Their struggle to have a child is tragically and beautifully portrayed in the movie. In one of the scenes, Gemma tells the psychologist that “I’m here because I am afraid. I am afraid of losing the man I love. I want to give him a child, to tie him to me.” I couldn’t help but wonder is this why most people have children. To tie another person to you, so that they remain in the relationship with you even if they do not want to. I have a friend I have known for a very long time. People who are not close to her know that she does not want children. But since we were close, I Know that it is not that she did not want children, she just didn’t want to have a child with a man who is not there to raise the child with her. She did not want to have an absentee father or someone beside her but not in love with her anymore, which is often true in an Indian society. What she really wanted was a man who wanted to create something together, to build a life together, a family together. In the movie, both Gemma and Diego want that family, however they falter.

As their inability to have children starts wrecking their marriage. war builds up in Bosnia. Gojco is part of a Sarajevo arts community where denial about the war runs deep. Lines of people fleeing the city when the shooting starts only earn a “they would never touch Sarajevo” from him and his friends, the silly dreamers. The war plays out on television, until the snipers show up in Sarajevo and the power is cut off and the city is under siege. Meanwhile, Gemma’s efforts to conceive play out against that bloody backdrop.

At one point, Gemma and Diego are on the verge of splitting, but instead they decide to travel to Bosnia, to go back to their old friends and past life. In Sarajevo, Gojco comes to know about their sterility issues and he gets creative with the idea of surrogacy. This brings us to the one of the films vibrant and intriguing characters, an outspoken Croatian musician named Aska (Saadet Aksoy). But like every other character in the movie, she gets saddled with some truly awkward dialogue, much of which revolves around her obsession with Kurt Cobain. (This is also an easy shorthand to inform us that it’s now 1992, the year the Bosnian War began.)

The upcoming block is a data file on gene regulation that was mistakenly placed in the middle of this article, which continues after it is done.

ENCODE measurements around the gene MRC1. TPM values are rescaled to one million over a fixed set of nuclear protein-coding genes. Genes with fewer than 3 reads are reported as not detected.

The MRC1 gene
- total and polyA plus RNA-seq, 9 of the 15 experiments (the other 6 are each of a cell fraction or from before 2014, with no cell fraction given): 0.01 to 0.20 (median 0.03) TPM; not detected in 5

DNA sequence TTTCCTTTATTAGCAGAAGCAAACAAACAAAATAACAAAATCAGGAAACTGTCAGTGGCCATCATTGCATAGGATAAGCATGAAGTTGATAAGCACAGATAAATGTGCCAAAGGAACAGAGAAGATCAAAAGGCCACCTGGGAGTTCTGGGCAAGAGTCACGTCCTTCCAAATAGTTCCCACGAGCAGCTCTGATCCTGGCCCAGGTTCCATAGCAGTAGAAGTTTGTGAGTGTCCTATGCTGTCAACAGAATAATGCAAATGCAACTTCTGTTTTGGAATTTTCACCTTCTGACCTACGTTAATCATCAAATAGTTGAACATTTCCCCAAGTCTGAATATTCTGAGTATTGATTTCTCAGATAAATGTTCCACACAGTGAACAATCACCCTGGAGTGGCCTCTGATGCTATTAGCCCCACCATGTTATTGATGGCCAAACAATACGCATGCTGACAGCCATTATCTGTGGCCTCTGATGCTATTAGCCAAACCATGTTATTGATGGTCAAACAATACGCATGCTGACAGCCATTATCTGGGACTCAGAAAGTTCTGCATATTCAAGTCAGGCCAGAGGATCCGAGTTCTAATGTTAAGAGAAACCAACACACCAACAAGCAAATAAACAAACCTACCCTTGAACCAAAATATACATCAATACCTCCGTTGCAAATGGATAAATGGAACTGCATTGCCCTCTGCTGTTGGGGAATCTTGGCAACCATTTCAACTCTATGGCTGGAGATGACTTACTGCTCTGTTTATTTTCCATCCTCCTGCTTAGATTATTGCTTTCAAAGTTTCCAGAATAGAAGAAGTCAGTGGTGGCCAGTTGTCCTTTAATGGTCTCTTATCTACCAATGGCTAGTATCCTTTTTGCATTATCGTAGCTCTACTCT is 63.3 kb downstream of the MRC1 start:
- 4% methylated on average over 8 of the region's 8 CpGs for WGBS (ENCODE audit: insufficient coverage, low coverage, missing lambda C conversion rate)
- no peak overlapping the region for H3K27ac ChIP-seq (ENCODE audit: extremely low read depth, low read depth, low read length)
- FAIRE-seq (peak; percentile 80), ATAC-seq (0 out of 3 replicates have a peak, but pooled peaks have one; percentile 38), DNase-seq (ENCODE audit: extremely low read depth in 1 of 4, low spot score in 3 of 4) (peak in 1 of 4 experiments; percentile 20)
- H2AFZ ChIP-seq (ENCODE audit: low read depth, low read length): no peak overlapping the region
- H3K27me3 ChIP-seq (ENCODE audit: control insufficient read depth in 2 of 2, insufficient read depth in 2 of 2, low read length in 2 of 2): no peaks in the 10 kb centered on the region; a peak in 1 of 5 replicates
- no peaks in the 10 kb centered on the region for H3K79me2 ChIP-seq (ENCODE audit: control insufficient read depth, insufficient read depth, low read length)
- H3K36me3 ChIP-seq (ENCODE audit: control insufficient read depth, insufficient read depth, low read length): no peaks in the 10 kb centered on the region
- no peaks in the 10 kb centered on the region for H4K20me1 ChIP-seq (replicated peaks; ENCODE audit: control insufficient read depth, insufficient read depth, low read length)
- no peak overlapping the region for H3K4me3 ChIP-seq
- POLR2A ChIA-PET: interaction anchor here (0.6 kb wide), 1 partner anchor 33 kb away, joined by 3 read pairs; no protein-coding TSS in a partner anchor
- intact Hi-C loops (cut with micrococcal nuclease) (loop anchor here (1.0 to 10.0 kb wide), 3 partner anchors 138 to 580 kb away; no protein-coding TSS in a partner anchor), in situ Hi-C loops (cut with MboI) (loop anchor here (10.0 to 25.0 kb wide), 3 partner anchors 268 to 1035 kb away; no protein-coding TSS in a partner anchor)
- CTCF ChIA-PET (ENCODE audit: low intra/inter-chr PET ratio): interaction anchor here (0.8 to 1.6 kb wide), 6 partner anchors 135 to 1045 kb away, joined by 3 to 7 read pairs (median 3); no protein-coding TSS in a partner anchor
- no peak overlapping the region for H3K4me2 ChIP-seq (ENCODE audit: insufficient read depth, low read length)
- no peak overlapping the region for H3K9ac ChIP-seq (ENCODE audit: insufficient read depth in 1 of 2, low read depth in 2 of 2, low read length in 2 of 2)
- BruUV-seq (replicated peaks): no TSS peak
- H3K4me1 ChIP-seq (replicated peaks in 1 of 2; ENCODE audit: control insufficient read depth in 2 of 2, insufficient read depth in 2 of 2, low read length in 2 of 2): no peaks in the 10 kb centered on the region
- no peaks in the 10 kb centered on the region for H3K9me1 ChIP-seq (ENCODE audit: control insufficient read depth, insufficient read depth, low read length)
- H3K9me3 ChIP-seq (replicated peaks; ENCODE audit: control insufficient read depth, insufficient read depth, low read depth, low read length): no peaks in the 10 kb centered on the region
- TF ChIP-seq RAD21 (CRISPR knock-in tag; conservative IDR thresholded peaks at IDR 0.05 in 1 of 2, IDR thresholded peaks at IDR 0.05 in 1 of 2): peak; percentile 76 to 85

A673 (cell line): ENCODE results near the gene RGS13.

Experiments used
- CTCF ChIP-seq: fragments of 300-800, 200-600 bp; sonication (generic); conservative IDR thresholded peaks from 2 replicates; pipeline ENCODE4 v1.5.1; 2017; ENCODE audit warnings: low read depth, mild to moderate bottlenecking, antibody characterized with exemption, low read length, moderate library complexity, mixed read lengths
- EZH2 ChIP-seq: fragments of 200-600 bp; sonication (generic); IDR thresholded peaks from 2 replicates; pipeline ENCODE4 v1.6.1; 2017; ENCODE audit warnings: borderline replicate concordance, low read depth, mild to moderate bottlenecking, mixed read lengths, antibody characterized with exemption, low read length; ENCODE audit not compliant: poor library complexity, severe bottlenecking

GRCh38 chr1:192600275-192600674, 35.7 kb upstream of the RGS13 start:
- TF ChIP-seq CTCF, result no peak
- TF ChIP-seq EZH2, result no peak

I do not want to give away any more of the plot or the climax in here. I give Penélope Cruz credit for her role of Gemma – she is tragic and earthy as ever.  She is a wonderful actress. Gojco, has the best lines in the movie “Poetry is God when he feels nostalgic for man”, “For me the most beautiful word is ‘grazie’”. Emile Hirsch plays exuberant and callow well. Diego has a childish charm, a man-child vibe and reminds me of someone I fell in love with a long time ago, and which made watching this movie such a personal experience for me. I never understood, which is also a big flaw in the movie, how Diego moved away from Gemma or why. In fact, the two of them, Cruz and Hirsch, never really click in the movie, there is a serious lack of chemistry.

Irrespective of the flaws in storytelling, when the third act of the movie rolls in, the surprises start piling up. Events from long ago are shown through a more accurate lens in the backdrop of the war and in the context of love and motherhood. This is where “Twice Born” rises to something nobler and closer to heartbreaking.

The movie has really terrible reviews on Rotten Tomatoes which only goes to say that it’s not always the film critics opinion that counts. The movie hit me… hard. The mix of history, great performances, and an arresting plot, brought home the reality of what war means to civilians caught up in it. I didn’t enjoy the movie because it was hard to watch, but I loved sitting through the emotional journey that this movie was. If you have watched it, what did you think?

Sreeja